Radiobiology of Ataxia-Telangiectasia

  • Robert B. Painter
Part of the NATO ASI Series book series (volume 77)


The discovery that ataxia-telangiectasia (A-T) patients (Morgan et al., 1968; Gotoff et al., 1967; Cunliffe et al., 1975), as well as cells from these patients (Taylor et al., 1975), are hypersensitive to ionizing radiation (Fig. 1) has sparked an outpouring of research aimed at determining the basis of this radiosensitivity and its relationship to the pathology of the disease. The increased susceptibility of A-T cells to killing by ionizing radiation can largely be correlated with the increased frequency of radiation-induced chromosomal aberrations (Bender et al., 1985, 1988; Higurachi and Conen, 1973; Nagasawa et al., 1985; Natarajan and Meyers, 1979; Taylor, 1982; Zampetti-Bosseler and Scott, 1981); however, the molecular basis of this extraordinary radiosensitivity is still not understood. Many chromatid-type aberrations are observed after irradiation of A-T cells in the G1 phase of the cell cycle (Bender et al., 1985; Natarajan and Meyers, 1979; Taylor et al., 1976; Taylor, 1978), something almost never seen in normal cells or in cells from patients with other genetic diseases. This suggests that some kind of damage that is always repaired in normal cells before they move into S phase is not repaired in A-T cells. Unfortunately, this is a clue that no one has yet been able to exploit.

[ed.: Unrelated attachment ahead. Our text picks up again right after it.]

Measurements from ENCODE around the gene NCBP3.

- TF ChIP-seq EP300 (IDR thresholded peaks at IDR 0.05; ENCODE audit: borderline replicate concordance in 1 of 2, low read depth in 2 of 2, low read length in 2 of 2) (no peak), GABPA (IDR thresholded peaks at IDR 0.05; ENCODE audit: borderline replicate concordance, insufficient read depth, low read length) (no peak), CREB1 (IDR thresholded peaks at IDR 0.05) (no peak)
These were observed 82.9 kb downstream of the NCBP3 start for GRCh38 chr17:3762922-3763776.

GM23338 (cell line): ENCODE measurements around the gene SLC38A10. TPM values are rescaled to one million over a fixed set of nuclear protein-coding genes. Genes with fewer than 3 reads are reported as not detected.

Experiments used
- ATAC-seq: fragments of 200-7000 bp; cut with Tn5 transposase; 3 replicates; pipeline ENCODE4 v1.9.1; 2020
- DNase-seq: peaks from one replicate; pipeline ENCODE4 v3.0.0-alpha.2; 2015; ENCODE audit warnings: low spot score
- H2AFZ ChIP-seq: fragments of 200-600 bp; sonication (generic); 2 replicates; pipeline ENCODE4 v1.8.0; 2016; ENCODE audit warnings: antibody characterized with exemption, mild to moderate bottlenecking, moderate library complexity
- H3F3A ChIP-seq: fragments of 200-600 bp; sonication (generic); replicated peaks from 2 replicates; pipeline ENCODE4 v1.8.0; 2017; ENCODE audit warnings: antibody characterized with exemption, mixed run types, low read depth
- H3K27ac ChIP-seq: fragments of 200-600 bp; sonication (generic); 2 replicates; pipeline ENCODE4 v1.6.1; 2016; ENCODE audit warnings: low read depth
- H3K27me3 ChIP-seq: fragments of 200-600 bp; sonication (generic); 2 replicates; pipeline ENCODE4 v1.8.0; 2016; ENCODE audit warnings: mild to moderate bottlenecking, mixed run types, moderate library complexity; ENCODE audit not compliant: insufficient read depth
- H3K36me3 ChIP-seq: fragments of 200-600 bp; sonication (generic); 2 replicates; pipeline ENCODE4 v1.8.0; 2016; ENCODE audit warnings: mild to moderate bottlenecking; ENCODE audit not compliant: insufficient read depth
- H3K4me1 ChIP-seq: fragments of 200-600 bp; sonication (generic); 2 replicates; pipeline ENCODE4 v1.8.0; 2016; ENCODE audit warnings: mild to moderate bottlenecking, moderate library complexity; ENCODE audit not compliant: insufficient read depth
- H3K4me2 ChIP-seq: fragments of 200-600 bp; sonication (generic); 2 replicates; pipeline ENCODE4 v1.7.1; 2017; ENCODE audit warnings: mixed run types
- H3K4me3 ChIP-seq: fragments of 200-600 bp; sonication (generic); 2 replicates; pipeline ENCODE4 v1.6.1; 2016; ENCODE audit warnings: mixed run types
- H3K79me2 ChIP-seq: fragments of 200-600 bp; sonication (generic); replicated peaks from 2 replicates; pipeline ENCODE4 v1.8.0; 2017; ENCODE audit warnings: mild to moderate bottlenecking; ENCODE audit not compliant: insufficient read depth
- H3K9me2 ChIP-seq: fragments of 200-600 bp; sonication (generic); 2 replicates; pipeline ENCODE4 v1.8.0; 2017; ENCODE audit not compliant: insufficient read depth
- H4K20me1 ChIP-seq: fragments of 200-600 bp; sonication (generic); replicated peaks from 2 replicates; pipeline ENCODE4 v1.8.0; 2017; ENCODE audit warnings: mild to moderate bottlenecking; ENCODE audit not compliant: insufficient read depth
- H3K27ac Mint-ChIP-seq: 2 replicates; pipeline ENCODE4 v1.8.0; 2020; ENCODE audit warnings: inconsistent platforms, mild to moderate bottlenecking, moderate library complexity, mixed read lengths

Ataxia Telangiectasia Xeroderma Pigmentosum Ataxia Telangiectasia Nijmegen Breakage Syndrome Normal Human Cell 
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Copyright information

© Springer-Verlag Berlin Heidelberg 1993

Authors and Affiliations

  • Robert B. Painter
    • 1
  1. 1.Laboratory of Radiobiology and Environmental HealthUniversity of California, San FranciscoSan FranciscoUSA

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